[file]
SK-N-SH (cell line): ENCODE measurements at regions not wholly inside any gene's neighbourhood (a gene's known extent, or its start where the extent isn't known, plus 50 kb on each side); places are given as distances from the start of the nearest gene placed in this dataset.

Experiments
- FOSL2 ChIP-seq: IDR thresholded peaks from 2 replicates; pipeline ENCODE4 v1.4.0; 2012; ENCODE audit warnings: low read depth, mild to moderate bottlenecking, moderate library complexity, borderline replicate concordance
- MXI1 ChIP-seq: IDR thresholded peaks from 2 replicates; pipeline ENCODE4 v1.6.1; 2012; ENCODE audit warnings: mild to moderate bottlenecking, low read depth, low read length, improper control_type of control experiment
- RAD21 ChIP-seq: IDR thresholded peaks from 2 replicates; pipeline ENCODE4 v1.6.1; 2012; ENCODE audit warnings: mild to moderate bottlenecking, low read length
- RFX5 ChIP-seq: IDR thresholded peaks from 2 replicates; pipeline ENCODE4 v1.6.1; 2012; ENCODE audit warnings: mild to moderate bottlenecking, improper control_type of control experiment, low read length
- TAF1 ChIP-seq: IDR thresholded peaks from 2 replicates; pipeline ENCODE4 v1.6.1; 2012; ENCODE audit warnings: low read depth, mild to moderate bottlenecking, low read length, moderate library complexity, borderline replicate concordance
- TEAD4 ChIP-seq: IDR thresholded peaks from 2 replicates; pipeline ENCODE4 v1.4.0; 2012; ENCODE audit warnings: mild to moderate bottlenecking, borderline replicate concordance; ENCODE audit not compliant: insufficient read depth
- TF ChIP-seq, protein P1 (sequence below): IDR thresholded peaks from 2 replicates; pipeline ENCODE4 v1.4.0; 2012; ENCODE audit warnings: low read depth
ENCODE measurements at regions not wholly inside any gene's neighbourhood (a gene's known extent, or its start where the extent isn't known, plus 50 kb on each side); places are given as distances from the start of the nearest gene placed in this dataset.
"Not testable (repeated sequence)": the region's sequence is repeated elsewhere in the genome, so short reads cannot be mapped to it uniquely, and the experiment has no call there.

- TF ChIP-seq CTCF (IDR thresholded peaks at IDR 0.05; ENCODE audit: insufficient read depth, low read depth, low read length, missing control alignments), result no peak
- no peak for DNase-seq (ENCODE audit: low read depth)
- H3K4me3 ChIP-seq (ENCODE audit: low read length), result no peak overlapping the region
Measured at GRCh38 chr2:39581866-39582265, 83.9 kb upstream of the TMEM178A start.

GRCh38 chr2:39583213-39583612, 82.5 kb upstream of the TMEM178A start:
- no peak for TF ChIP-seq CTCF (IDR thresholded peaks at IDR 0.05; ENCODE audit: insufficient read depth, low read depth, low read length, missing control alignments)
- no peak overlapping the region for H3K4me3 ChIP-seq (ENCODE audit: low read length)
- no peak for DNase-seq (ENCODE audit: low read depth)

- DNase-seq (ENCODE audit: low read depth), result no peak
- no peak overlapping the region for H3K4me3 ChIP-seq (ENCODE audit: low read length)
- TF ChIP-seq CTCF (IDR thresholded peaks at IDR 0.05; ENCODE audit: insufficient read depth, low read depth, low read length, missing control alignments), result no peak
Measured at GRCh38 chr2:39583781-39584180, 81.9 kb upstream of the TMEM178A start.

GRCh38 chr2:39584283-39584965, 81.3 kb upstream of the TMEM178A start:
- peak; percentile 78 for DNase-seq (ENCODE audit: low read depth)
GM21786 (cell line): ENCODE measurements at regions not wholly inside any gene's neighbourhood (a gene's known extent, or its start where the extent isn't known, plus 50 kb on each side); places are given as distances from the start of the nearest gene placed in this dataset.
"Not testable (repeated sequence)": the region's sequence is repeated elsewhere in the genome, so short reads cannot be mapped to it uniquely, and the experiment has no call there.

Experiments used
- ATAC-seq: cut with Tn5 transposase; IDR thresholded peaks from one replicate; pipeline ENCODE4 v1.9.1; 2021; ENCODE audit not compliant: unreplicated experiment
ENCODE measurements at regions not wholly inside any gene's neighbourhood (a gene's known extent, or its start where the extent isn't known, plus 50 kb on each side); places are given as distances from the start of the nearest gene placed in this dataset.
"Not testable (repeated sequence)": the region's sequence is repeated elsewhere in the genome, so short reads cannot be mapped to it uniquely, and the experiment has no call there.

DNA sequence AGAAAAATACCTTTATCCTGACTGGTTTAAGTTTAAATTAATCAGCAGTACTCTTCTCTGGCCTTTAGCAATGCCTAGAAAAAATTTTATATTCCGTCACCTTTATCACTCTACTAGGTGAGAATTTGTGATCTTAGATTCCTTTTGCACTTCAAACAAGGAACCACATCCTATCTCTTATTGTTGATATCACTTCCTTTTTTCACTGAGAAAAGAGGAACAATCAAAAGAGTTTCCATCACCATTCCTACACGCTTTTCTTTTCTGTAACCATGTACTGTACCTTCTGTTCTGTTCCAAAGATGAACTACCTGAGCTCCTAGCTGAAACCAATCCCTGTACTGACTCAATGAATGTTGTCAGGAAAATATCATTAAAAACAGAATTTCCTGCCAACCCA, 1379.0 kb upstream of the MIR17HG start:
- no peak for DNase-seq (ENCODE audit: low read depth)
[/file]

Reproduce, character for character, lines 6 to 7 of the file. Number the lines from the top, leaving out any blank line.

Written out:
- RFX5 ChIP-seq: IDR thresholded peaks from 2 replicates; pipeline ENCODE4 v1.6.1; 2012; ENCODE audit warnings: mild to moderate bottlenecking, improper control_type of control experiment, low read length
- TAF1 ChIP-seq: IDR thresholded peaks from 2 replicates; pipeline ENCODE4 v1.6.1; 2012; ENCODE audit warnings: low read depth, mild to moderate bottlenecking, low read length, moderate library complexity, borderline replicate concordance